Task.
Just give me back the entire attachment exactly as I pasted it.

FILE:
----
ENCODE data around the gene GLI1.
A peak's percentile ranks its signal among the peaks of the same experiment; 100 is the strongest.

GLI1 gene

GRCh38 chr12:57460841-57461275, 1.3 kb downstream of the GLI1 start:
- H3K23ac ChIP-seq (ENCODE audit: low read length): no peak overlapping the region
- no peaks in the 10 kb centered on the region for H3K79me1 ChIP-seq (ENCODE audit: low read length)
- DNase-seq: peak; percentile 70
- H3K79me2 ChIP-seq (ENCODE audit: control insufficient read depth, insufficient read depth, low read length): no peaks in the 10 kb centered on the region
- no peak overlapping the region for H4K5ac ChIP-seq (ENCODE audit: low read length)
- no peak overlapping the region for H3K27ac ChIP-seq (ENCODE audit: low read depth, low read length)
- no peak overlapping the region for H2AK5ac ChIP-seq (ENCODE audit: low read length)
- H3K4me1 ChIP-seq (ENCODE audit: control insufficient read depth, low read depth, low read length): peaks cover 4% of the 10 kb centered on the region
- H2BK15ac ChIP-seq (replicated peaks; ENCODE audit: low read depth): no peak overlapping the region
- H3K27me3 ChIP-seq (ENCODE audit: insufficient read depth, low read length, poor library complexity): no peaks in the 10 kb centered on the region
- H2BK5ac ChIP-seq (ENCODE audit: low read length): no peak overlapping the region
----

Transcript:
ENCODE data around the gene GLI1.
A peak's percentile ranks its signal among the peaks of the same experiment; 100 is the strongest.

GLI1 gene

GRCh38 chr12:57460841-57461275, 1.3 kb downstream of the GLI1 start:
- H3K23ac ChIP-seq (ENCODE audit: low read length): no peak overlapping the region
- no peaks in the 10 kb centered on the region for H3K79me1 ChIP-seq (ENCODE audit: low read length)
- DNase-seq: peak; percentile 70
- H3K79me2 ChIP-seq (ENCODE audit: control insufficient read depth, insufficient read depth, low read length): no peaks in the 10 kb centered on the region
- no peak overlapping the region for H4K5ac ChIP-seq (ENCODE audit: low read length)
- no peak overlapping the region for H3K27ac ChIP-seq (ENCODE audit: low read depth, low read length)
- no peak overlapping the region for H2AK5ac ChIP-seq (ENCODE audit: low read length)
- H3K4me1 ChIP-seq (ENCODE audit: control insufficient read depth, low read depth, low read length): peaks cover 4% of the 10 kb centered on the region
- H2BK15ac ChIP-seq (replicated peaks; ENCODE audit: low read depth): no peak overlapping the region
- H3K27me3 ChIP-seq (ENCODE audit: insufficient read depth, low read length, poor library complexity): no peaks in the 10 kb centered on the region
- H2BK5ac ChIP-seq (ENCODE audit: low read length): no peak overlapping the region